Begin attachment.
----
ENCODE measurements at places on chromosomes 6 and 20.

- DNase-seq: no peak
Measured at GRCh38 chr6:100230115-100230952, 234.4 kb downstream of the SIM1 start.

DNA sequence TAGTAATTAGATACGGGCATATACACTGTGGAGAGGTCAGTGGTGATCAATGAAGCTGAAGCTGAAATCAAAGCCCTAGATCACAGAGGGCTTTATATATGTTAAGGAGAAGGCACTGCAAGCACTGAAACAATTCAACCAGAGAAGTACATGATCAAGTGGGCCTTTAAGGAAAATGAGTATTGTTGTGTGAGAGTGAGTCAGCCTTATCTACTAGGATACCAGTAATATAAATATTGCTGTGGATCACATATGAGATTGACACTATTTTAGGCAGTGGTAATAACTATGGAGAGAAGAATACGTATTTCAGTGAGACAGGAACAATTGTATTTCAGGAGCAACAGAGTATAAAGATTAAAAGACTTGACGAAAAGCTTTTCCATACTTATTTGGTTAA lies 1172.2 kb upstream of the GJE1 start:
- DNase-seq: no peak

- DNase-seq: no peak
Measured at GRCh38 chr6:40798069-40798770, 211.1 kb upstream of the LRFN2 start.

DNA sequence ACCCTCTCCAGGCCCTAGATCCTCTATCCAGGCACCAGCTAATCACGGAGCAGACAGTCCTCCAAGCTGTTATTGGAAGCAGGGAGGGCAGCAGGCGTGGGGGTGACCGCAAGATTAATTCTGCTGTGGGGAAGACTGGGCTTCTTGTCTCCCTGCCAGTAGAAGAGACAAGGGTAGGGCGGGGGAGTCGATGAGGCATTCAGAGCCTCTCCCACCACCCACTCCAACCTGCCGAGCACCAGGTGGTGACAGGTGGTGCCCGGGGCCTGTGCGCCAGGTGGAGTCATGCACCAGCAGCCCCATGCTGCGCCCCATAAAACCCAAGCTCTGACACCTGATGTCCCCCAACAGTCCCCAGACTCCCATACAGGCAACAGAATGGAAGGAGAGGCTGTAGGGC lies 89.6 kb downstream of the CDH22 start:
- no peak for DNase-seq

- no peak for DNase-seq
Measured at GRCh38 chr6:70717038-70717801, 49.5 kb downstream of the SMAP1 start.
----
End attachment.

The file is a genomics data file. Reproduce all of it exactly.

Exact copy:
ENCODE measurements at places on chromosomes 6 and 20.

- DNase-seq: no peak
Measured at GRCh38 chr6:100230115-100230952, 234.4 kb downstream of the SIM1 start.

DNA sequence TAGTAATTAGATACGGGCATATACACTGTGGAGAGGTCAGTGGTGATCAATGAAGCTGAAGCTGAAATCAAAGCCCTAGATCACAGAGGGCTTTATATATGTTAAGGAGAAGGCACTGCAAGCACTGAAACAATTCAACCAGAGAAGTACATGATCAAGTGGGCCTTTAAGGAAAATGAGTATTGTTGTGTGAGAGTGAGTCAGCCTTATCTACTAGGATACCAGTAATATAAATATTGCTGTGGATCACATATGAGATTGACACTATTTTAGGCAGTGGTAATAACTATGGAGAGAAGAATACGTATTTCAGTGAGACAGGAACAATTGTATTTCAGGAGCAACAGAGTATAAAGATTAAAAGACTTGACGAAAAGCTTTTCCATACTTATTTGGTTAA lies 1172.2 kb upstream of the GJE1 start:
- DNase-seq: no peak

- DNase-seq: no peak
Measured at GRCh38 chr6:40798069-40798770, 211.1 kb upstream of the LRFN2 start.

DNA sequence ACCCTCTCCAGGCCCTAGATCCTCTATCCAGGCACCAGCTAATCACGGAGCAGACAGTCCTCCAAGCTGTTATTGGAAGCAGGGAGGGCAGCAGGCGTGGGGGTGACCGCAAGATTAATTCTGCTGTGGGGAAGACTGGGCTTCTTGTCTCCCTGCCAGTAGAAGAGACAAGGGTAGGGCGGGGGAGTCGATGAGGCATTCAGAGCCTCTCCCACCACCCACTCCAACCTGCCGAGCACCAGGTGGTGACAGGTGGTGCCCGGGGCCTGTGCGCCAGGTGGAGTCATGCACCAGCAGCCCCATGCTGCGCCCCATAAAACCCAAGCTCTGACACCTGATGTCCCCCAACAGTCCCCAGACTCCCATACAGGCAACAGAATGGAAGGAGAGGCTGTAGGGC lies 89.6 kb downstream of the CDH22 start:
- no peak for DNase-seq

- no peak for DNase-seq
Measured at GRCh38 chr6:70717038-70717801, 49.5 kb downstream of the SMAP1 start.